Multi-Tier Architecture

Support pre-existing infrastructure requirements with configurations that scale from individual teams to enterprise-level operations.

Deployment Automation can be used in a simple configuration for individual teams. It can also scale to support enterprise-grade requirements: horizontal scalability, enterprise-grade security, performance, and high availability.

Deployment Automation has four primary components, and each can be logically and physically separated to support pre-existing, operationally-defined infrastructure requirements.

1. Business logic and presentation tier

Stateless controller server(s) provide access to the security engine, workflow engine, user interface, and other key areas of the product. This tier can be fully load-balanced to enable almost instantaneous failover, allowing both high-availability and load-balanced implementations. User access is available via command line, RESTful service, or browser-based user interface (UI). All system configuration, process definition, deployment, and reporting capabilities are available via the UI.

Business logic and presentation tier

2. Metadata and file storage tier

The backend component of the Deployment Automation server consists of a database, which is used to store system configuration, security, and process information. Physical artifacts, including the objects to be deployed to target locations and log files, are stored in a "Deployment Repository," which uses physically or logically attached disk or network storage.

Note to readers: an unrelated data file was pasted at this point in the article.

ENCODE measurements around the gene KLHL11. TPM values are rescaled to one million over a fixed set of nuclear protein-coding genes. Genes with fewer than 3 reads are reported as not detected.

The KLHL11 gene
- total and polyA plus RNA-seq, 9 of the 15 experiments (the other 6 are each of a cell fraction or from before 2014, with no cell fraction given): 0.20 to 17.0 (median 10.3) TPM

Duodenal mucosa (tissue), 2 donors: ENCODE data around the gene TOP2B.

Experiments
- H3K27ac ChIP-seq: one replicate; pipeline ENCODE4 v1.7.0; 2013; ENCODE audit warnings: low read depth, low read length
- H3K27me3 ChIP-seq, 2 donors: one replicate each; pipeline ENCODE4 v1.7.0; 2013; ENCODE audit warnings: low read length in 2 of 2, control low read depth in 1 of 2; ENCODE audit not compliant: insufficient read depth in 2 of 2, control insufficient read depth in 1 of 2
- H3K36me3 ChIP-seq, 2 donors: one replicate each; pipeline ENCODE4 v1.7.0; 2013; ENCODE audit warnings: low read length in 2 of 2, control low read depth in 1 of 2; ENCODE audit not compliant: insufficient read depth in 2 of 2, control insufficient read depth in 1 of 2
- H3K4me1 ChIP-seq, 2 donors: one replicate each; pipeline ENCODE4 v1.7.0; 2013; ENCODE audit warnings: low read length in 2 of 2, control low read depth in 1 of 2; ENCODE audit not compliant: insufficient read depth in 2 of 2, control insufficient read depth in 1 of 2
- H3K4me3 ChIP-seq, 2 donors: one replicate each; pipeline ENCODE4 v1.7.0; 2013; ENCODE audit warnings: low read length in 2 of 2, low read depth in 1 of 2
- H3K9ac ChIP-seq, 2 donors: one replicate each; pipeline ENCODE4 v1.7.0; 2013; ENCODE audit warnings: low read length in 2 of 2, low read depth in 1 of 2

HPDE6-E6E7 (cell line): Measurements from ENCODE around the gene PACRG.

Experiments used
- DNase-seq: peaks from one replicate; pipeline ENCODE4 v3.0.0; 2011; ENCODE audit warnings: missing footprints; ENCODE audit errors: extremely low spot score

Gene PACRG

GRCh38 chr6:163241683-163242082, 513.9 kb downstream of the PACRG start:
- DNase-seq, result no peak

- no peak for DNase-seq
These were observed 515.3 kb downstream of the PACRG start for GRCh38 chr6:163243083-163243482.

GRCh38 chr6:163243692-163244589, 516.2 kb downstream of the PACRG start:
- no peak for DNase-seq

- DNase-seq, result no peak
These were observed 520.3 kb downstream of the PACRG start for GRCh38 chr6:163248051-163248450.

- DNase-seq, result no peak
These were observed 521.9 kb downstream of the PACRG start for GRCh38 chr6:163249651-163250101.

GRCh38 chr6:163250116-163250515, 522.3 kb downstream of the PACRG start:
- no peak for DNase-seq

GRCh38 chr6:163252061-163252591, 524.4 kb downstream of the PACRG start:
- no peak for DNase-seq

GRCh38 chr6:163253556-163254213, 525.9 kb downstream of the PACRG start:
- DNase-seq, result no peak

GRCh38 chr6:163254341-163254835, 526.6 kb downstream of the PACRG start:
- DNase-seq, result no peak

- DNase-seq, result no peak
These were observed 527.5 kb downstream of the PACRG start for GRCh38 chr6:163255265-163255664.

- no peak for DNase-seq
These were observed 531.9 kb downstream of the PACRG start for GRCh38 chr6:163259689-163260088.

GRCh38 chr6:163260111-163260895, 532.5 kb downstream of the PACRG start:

3. Unobtrusive and secure agents

An agent is an unobtrusive and secure process that runs on each target host and communicates with the Deployment Automation server. Agents are integral to Deployment Automation's client/server architecture. They deploy components and relieve the server from that task, making large deployments involving thousands of targets possible.

Agent Relays act as proxies and brokers, allowing the consolidation of traffic from many agents to route through a single point on the way to the business logic tier. Relays allow simplified firewall configuration and reduce the direct network traffic and processing load on the business logic tier.

Unobtrusive and secure agents

4. Scalable server architecture

Deployment Automation servers don’t actually perform "deployment work.” All deployment activities (moving files, adjusting configuration, starting and stopping, interacting with load balancers, and interacting with third-party tools) is undertaken by deployment agents

Agents run as a Java process, in the context of a JVM installed on a remote machine. They are low footprint, stateless, and subscribe to JMS requests provided by the Deployment Automation server. Agents are sent tasks by the server and run any appropriate commands using the plugin framework. Agents can also utilize web services provided by the server to get additional information or post back results.

Scalable server architecture